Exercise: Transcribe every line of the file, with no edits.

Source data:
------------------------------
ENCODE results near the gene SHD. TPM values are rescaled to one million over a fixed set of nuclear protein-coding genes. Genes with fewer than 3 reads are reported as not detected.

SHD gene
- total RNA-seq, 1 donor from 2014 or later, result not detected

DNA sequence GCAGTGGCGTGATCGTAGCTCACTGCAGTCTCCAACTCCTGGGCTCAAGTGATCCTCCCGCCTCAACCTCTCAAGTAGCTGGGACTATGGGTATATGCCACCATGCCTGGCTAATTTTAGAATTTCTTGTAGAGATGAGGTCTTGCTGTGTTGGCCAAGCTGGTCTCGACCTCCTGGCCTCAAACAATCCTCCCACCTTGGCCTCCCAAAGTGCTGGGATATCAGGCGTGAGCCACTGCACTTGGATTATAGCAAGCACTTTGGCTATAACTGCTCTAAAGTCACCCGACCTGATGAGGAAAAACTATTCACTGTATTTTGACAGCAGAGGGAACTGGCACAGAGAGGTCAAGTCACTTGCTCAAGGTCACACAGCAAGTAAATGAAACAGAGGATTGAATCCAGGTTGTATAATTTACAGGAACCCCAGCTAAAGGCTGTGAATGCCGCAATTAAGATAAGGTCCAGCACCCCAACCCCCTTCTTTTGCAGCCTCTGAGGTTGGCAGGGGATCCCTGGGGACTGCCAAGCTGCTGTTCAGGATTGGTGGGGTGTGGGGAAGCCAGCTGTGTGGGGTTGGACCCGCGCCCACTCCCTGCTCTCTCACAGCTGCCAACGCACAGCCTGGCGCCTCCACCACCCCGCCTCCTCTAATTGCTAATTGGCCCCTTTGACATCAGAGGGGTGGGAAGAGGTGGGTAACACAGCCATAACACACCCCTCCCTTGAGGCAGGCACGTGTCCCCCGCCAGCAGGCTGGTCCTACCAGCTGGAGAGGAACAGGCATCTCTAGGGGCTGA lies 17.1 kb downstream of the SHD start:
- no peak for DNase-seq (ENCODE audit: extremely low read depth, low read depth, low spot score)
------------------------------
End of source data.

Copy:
ENCODE results near the gene SHD. TPM values are rescaled to one million over a fixed set of nuclear protein-coding genes. Genes with fewer than 3 reads are reported as not detected.

SHD gene
- total RNA-seq, 1 donor from 2014 or later, result not detected

DNA sequence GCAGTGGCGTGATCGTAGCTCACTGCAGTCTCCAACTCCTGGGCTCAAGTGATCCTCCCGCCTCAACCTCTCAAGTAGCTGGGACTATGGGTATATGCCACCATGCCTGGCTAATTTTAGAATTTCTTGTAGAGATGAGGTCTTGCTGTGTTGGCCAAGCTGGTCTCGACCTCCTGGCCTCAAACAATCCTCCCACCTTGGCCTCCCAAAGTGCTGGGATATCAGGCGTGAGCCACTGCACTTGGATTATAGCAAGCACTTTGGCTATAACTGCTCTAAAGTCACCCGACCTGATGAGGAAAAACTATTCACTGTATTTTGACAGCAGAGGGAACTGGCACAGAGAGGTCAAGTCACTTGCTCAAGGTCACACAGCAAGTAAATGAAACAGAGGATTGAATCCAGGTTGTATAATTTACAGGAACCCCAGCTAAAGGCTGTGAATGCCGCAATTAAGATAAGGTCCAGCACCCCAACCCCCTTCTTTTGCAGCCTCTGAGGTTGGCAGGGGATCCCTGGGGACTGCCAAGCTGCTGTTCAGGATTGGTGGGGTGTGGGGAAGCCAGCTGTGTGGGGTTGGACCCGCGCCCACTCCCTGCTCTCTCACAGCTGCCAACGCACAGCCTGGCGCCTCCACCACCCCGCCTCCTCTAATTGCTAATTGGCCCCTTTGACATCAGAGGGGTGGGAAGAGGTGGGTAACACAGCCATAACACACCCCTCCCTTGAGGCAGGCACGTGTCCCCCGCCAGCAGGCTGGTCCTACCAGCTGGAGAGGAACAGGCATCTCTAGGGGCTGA lies 17.1 kb downstream of the SHD start:
- no peak for DNase-seq (ENCODE audit: extremely low read depth, low read depth, low spot score)